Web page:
How much water is in a drop of water
Or ‘How much liquid is in a drop of it?‘
This question in looks simple, but it’s not.
In general, size of a drop depends on a liquid. It also depends on a shape and perimeter of edges of hole we release the liquid through.
But let’s simplify that to just a water and check the wikipedia.
Surprisingly, but we will see completely different drops:
There are several exact definitions of a “drop”:
the “metric” drop, 1/20 mL (50 μL).
the medical drop, 1/12 mL (83⅓ μL).
the Imperial drop, 1/36 of a fluidram (1/288 of an Imperial fluid ounce, or 1/1440 of a gill) (approximately 99 μL).
an alternate, possibly apocryphal, definition of the drop is 1/1824 of a gill (approximately 78 μL).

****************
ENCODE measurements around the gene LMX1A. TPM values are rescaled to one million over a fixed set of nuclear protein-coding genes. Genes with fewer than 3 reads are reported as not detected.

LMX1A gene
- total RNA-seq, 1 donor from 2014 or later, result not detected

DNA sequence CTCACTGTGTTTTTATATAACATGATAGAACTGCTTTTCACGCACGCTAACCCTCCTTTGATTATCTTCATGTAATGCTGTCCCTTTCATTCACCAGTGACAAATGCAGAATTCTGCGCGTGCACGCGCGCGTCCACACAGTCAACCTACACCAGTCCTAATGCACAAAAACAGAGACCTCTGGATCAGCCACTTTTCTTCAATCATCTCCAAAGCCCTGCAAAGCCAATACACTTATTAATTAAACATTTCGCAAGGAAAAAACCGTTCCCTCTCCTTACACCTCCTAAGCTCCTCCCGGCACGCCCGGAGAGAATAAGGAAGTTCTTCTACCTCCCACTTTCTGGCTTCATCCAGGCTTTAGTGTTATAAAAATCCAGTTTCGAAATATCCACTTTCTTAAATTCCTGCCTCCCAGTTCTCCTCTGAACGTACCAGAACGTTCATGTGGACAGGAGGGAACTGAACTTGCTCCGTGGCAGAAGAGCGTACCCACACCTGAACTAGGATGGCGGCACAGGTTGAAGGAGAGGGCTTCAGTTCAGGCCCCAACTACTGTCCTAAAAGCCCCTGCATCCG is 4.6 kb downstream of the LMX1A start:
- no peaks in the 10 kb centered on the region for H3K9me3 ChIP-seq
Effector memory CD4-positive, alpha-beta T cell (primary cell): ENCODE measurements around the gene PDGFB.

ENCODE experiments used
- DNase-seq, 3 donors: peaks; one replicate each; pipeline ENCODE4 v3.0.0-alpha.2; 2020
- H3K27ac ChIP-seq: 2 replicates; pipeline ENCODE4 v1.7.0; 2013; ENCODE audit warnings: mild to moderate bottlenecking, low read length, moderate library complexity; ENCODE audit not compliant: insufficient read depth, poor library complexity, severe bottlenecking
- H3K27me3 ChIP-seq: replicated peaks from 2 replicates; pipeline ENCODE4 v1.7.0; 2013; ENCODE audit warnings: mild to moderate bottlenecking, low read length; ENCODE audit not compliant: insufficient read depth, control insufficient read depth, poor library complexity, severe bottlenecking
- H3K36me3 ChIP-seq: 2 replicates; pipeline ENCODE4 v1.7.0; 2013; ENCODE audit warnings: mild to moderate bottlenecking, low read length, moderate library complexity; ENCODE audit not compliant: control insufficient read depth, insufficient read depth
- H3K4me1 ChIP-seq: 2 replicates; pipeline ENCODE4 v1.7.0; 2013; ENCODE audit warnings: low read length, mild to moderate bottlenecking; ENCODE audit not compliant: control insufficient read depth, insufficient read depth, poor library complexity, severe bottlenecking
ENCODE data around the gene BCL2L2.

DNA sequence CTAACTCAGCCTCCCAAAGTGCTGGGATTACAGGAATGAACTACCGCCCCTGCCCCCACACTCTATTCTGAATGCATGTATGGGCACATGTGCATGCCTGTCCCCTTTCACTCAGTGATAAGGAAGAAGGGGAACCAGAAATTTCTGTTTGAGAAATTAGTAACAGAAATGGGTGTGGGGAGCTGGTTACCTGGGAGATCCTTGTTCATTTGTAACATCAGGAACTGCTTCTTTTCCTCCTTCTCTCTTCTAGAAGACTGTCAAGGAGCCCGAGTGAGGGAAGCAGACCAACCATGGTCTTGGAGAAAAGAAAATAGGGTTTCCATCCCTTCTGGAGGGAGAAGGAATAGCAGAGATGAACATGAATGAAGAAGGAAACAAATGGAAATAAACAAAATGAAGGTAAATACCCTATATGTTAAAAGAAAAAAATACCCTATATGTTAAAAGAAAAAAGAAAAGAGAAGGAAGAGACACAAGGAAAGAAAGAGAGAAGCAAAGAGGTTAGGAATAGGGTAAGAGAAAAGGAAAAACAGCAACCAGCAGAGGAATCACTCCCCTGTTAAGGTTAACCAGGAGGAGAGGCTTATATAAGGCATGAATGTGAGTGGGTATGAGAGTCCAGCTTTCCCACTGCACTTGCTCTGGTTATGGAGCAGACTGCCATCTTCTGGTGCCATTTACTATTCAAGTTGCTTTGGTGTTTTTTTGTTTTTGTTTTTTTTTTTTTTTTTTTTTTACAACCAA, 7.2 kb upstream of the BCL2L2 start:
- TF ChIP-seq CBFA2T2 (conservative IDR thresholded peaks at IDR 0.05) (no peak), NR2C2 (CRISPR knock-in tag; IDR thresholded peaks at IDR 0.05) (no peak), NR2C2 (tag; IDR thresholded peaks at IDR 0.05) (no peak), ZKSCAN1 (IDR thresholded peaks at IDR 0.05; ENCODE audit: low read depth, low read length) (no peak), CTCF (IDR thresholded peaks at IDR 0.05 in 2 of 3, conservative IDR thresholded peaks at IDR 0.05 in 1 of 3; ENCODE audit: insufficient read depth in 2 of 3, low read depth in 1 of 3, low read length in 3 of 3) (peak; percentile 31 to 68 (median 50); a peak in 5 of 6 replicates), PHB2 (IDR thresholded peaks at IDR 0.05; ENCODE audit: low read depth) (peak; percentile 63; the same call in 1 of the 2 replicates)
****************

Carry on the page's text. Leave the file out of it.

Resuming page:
the U.S. drop, 1/60 of a US fluidram, 1/80 of a teaspoon or 1/480 of a U.S. fluid ounce (approximately 62 μL).
an alternate definition of the U.S. drop is 1/96 of a teaspoon or 1/576 US fl oz (approximately 51 μL).
So, what is our drop out there?
Let’s find that out for a out practical use.
Having a syringe with scale and a dropper (pipette), we can easily measure that.
Performing a simply experiment is not a problem.
It shows us that 1ml of water or other liquid with similar density contains 20 drops.
Note that I have used a standard dropper from aquarium test kit that lots of people have.
You might be wondering why I’m measuring that. The answer is simple and practical as well. I will give it tomorrow